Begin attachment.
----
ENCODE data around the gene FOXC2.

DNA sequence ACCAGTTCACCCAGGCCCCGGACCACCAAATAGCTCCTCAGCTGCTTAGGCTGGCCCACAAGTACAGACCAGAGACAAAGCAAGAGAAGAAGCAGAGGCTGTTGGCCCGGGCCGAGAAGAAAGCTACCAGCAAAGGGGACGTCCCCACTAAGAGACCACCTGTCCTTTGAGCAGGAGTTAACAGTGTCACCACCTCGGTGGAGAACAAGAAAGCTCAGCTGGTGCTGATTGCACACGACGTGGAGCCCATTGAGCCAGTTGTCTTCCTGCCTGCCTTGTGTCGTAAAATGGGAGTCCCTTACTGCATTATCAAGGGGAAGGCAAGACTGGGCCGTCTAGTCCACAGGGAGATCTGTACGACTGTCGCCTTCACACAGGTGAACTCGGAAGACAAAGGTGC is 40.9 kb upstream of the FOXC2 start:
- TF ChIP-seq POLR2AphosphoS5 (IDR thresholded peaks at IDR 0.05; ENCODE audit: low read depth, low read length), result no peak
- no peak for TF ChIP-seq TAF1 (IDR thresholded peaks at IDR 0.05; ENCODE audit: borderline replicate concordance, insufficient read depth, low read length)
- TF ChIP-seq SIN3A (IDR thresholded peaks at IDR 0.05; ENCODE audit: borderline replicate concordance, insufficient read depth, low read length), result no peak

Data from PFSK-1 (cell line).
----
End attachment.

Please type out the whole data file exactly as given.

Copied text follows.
ENCODE data around the gene FOXC2.

DNA sequence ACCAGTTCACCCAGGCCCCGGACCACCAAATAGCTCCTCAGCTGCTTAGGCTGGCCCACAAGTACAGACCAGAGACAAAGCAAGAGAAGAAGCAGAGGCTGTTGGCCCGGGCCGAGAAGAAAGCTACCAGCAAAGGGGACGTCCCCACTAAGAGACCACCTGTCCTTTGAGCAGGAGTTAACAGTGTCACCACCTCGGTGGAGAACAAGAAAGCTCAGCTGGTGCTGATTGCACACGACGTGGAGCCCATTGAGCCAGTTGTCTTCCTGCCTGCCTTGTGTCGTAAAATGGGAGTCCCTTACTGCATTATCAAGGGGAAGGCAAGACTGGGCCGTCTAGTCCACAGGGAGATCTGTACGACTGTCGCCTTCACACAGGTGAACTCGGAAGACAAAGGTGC is 40.9 kb upstream of the FOXC2 start:
- TF ChIP-seq POLR2AphosphoS5 (IDR thresholded peaks at IDR 0.05; ENCODE audit: low read depth, low read length), result no peak
- no peak for TF ChIP-seq TAF1 (IDR thresholded peaks at IDR 0.05; ENCODE audit: borderline replicate concordance, insufficient read depth, low read length)
- TF ChIP-seq SIN3A (IDR thresholded peaks at IDR 0.05; ENCODE audit: borderline replicate concordance, insufficient read depth, low read length), result no peak

Data from PFSK-1 (cell line).